Use this URL to cite or link to this record in EThOS: https://ethos.bl.uk/OrderDetails.do?uin=uk.bl.ethos.758254
Title: A grounded theory study exploring healthcare professionals' experiences of decision making when managing the care of patients diagnosed with end stage heart failure
Author: Higginbotham, K.
ISNI:       0000 0004 7431 0298
Awarding Body: University of Salford
Current Institution: University of Salford
Date of Award: 2018
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Abstract:
Background: End of life care has been a topic which has been debated, discussed and strategized over the last ten years as part of the government initiative to improve care for those patients with long term conditions requiring palliative and end of life care. (DH 2008, DH 2010). Studies show that despite these government and local recommendations’ heart failure patients are still not being given the opportunity to access individualised end of life care and the services they require to support themselves and their families at the end of life. Aim: The aim of this study was to explore the decision-making process between healthcare professionals and patients in an acute medical setting when it came to making end of life decisions. Method: A constructivist grounded theory was conducted over a 12-month period in a District General Hospital in the North West of England. A purposeful sample of 15 nurses, 11 doctors and 16 patients were recruited from the acute medical setting. Data was collected using semi structured interviews and focus groups. The interviews were recorded and transcribed and data was analysed using the constant comparison and QSR NVivo. Findings: Four theoretical categories emerged from the data to explain how healthcare professionals and patients negotiated the process of decision making when considering end of life care. These four categories; signposting symptoms, organising care, being informed and recognising dying were found to revolve around a core category ‘vicious cycle of care’ which was fast paced, turbulent and time limited. This cycle was found to disable the process of decision making between the healthcare professional and patient resulting in missed opportunity for the patient to transition to palliative care. Conclusion: The emerging theory ‘vicious cycle of care’ offers an explanation as to why decisions were not made by healthcare professionals to transition patients with end stage heart failure to palliative care. Further work needs to be undertaken with healthcare professionals and patients to map out a ‘cycle of care’ which identifies key stages in the terminal stage of heart failure and correctly signposts the patient to the right healthcare care professional for intervention. Further research is required with General Practitioners to further explore the barriers to providing end of life care for heart failure patients.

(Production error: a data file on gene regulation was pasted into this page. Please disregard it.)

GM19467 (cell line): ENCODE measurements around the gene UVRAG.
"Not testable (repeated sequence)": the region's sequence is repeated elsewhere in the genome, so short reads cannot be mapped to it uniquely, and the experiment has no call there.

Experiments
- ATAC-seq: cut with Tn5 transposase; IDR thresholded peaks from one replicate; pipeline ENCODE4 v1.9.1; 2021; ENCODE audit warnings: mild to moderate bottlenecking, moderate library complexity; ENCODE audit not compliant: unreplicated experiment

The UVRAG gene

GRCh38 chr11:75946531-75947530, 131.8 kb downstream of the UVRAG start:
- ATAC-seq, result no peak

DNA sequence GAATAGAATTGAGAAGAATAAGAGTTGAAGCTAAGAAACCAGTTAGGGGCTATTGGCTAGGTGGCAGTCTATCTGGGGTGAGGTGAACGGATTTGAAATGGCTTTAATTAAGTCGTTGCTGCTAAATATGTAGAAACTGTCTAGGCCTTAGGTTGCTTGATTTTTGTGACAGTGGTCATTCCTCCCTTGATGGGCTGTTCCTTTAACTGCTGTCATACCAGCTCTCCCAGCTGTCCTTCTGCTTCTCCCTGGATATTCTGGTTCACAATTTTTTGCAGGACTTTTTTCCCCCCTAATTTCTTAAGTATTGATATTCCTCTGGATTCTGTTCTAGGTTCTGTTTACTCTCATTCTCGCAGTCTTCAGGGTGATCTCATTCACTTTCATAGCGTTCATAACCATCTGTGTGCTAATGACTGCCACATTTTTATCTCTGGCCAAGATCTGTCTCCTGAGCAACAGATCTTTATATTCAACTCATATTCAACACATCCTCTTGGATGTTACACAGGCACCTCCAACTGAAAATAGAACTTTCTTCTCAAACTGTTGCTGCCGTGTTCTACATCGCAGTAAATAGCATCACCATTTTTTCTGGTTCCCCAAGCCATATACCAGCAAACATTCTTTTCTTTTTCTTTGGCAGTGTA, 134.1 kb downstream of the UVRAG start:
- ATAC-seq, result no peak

Supervisor: Not available Sponsor: Not available
Qualification Name: Thesis (D.Prof.) Qualification Level: Doctoral
EThOS ID: uk.bl.ethos.758254  DOI: Not available
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